My study explores how – in the first generation immigrant churches and the non-immigrant congregations SGCCE were attending at the time of interview – the church leadership mediated the transition of SGCCE from their parents’ institution to their current place of worship . . .

Wong pays considerable attention to the issue of ‘foresight’ in this book.

Foresight / servant leadership

During the EFC interview, Wong said he was trying to understand what is behind the ‘silent exodus.’ He said:

I’m trying to understand, what were the major reasons behind that. Culture was a major reason, yes. Ministry practices were a major reason, yes. But we all know that – or at least the way that I see it – as the ministers go, so goes the church.

Anything that happened in the church would have something to do with the leadership practices. One of the key attributes of leadership – seldom discussed – is the understanding and exercise of foresight. . . .

It is about the biblical servant leadership, alright, but it is also about [Robert K.] Greenleaf (Servant Leadership), and one of the key things that Greenleaf talked about – and no one picked it up, even within the servant leadership studies – is his discussion on foresight.

His argument about foresight is the ability to really travel up and down the ladder of looking at things. He talks about, [a] leader must at once look far enough and understand what looms ahead, and then come down and begin to exercise leadership capability, to prevent it from happening or to address the opportunity. Failing to do that is actually a moral failure, so said Greenleaf.

So I’m trying to use that kind of a concept, and understand what’s going on in the Chinese church.

 Peter L. Lim, Headington Chair of Global Leadership Development at Fuller Theological Seminary, endorses this element of Wong’s work, suggesting a positive application for the future:

His work implies that Greenleaf ’s philosophy of the idea of being the “servant first” could be realized and embraced with appreciation by individuals and communities so that all can “become freer and wiser and become servant-leaders.”

Wong devotes a considerable amount of attention to issues of leadership and foresight (for example, 43 pages are devoted to modern leadership studies as part of his ‘Literature Review.’)

A personal quest

Although this work is solidly academic, Wong is not shy about revealing his personal stake in the enterprise. He introduces the book with an amusing anecdote reflecting intergenerational differences.

As he and his daughter Sarah discussed/debated the ideal university for her; she said she didn’t want to be too far away (not UBC), but didn’t respond well to his follow-up suggestion, the University of Toronto (too near home).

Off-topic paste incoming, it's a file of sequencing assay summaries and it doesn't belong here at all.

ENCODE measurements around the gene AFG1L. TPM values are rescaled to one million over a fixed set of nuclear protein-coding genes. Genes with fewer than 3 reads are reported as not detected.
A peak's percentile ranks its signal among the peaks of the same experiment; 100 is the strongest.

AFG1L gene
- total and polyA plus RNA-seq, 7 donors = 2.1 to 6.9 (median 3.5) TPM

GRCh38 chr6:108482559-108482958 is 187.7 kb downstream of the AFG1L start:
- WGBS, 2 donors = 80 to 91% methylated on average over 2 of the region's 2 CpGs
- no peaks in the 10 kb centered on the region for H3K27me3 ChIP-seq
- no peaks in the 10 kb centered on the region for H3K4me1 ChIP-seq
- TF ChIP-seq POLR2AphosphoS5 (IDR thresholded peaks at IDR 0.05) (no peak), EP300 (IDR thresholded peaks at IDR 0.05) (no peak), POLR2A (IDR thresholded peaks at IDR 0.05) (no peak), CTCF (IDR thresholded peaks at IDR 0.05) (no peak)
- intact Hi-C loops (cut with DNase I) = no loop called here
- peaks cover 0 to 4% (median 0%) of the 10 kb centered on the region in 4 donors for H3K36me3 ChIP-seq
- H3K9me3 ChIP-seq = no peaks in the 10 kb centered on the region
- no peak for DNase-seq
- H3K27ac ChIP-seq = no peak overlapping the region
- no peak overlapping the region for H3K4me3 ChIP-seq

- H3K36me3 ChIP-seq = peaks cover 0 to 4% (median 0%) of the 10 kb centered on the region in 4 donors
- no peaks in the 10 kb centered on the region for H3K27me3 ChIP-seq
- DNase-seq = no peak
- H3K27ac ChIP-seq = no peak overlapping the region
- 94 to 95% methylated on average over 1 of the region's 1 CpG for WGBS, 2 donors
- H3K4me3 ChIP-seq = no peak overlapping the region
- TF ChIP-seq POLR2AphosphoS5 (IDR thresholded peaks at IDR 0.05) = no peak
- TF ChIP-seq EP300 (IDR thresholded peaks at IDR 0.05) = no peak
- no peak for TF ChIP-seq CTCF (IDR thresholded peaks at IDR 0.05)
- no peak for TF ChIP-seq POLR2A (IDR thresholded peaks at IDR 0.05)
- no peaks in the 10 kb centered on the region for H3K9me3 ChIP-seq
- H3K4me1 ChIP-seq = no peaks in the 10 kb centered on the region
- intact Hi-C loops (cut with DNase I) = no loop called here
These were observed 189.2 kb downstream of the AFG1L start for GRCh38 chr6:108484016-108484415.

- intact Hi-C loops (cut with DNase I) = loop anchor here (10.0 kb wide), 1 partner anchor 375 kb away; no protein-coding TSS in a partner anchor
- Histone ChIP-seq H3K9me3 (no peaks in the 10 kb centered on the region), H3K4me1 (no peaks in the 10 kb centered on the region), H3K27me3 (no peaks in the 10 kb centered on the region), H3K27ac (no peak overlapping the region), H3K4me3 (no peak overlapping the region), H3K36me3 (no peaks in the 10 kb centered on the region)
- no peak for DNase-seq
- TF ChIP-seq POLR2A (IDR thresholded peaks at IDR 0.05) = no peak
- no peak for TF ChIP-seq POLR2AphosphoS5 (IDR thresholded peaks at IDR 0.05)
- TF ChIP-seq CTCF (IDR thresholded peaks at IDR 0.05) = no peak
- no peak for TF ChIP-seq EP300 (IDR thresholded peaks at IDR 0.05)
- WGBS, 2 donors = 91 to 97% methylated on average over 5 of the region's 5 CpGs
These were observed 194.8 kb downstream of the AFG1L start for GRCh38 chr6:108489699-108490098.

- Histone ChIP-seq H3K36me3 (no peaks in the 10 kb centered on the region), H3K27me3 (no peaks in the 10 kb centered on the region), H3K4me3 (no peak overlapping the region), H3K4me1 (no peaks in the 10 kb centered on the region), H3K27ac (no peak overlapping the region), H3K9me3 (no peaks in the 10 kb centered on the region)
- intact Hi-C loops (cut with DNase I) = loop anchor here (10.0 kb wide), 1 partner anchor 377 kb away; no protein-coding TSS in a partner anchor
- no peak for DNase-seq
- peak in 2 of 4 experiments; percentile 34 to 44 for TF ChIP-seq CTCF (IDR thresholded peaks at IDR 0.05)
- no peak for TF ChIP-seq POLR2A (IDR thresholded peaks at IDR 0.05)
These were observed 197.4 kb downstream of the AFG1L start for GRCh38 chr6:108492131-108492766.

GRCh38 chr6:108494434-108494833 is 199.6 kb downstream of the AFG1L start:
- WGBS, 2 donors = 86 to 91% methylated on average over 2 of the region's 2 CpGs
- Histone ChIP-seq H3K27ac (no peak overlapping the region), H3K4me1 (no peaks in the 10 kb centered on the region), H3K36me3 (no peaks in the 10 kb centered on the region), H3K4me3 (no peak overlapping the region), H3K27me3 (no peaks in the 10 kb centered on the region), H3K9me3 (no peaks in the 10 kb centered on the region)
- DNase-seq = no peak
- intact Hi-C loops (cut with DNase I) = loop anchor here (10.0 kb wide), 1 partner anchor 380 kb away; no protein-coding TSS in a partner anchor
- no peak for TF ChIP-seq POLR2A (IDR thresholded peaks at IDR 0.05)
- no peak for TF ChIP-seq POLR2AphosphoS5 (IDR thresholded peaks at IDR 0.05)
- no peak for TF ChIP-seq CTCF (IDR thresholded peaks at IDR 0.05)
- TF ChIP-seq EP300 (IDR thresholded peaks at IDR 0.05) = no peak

Her response: “Dad, how am I going to grow up if I stay in Toronto!” Higher education was as critical for her as for her father, but so was the opportunity to forge an independent identity.

Wong, who plays a leadership role at a Chinese church associated with the Christian and Missionary Alliance denomination, has a personal connection to the issues he studies and writes about.

Speaking particularly of those who have continued as Christians, he concludes:

As a lay leader in the Chinese Canadian Christian community, I was deeply moved by the openness and genuine emotion expressed by the participants during the interviews. The stories of their transition experience from their parents’ churches to non-immigrant congregations of their choice were filled with pain and agony over the departure, and yet with relief and joy in experiencing growth and a newfound sense of freedom at the churches they were attending at the time of interview. . . .

[T]hey have told me that, irrespective of where they congregate, their religious identity reigns supreme. They know their name. They are Christians, for God has told them, they are his.

Here are some ways to follow up:

  • The EFC interview is a good introduction to Wong’s work.
  • To purchase How Am I Going to Grow Up?, go here or here.
  • Dr. Enoch Wong, has produced two other books about the Chinese Christians in Canada:
    • Listening to Their Voices (co-edited with Jonathan Tam, Kwing Hung, Tommy Tsui and Wes Wong): “An exploration of faith journeys of Canadian-born Chinese Christians” (CCCOWE Canada, 2019). Go here for an article about the publication on Church for Vancouver.
    • Voices of Pastors (co-edited with Wes Wong, Vivian Chan and Tommy Tsui): “The study of well-being and leadership ministries of pastors at the Chinese Christian Churches in Canada (Canadian Chinese School of Theology, 2022).